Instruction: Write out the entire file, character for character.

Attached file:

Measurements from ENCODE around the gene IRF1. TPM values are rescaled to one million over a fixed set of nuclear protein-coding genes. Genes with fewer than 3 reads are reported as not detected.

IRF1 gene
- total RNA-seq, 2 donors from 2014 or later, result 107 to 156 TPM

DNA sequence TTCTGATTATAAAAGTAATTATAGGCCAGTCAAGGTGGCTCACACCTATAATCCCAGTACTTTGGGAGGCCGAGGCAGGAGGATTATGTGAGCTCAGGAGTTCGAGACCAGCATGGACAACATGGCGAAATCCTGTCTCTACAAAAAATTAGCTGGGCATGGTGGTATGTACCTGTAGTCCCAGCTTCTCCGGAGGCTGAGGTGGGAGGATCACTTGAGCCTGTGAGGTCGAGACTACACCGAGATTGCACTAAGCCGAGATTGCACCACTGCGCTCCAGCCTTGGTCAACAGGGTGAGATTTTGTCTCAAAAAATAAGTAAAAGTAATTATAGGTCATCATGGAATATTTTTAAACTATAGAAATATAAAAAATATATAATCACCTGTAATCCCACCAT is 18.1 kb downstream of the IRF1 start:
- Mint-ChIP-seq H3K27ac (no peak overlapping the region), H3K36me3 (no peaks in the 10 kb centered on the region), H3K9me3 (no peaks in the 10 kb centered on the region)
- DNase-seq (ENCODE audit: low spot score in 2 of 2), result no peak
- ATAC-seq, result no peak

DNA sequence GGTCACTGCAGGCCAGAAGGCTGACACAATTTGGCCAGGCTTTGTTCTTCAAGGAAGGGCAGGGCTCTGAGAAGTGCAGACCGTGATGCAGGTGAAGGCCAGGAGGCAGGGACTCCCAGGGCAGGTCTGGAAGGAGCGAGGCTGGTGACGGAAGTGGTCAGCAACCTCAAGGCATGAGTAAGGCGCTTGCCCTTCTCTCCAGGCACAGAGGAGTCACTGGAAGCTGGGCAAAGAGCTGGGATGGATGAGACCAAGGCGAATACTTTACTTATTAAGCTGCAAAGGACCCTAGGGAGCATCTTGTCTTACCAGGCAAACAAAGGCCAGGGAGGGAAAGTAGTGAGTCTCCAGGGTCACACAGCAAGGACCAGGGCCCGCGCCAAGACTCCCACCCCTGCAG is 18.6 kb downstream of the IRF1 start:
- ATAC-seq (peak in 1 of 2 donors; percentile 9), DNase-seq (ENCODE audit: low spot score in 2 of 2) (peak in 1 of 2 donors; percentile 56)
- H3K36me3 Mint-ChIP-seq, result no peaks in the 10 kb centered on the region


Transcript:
Measurements from ENCODE around the gene IRF1. TPM values are rescaled to one million over a fixed set of nuclear protein-coding genes. Genes with fewer than 3 reads are reported as not detected.

IRF1 gene
- total RNA-seq, 2 donors from 2014 or later, result 107 to 156 TPM

DNA sequence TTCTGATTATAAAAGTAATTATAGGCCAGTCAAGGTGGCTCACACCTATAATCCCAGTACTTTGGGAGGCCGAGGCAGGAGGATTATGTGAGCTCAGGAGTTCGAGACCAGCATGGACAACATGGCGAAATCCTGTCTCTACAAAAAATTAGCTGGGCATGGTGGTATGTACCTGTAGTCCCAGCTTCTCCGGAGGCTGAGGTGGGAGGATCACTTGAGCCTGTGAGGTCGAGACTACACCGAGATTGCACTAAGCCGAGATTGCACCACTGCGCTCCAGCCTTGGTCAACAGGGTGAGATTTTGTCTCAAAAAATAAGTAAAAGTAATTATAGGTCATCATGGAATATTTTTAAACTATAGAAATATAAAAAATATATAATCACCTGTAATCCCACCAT is 18.1 kb downstream of the IRF1 start:
- Mint-ChIP-seq H3K27ac (no peak overlapping the region), H3K36me3 (no peaks in the 10 kb centered on the region), H3K9me3 (no peaks in the 10 kb centered on the region)
- DNase-seq (ENCODE audit: low spot score in 2 of 2), result no peak
- ATAC-seq, result no peak

DNA sequence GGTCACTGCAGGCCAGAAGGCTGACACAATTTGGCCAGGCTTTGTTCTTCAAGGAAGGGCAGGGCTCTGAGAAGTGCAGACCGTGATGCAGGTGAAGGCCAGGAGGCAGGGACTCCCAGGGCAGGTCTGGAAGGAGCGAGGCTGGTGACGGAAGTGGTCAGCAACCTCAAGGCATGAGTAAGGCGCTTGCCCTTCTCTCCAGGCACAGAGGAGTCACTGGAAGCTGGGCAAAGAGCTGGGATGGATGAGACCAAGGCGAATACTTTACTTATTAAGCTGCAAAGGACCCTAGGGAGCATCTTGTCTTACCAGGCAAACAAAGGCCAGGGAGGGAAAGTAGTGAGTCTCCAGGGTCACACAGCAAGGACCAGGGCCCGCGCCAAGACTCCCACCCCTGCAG is 18.6 kb downstream of the IRF1 start:
- ATAC-seq (peak in 1 of 2 donors; percentile 9), DNase-seq (ENCODE audit: low spot score in 2 of 2) (peak in 1 of 2 donors; percentile 56)
- H3K36me3 Mint-ChIP-seq, result no peaks in the 10 kb centered on the region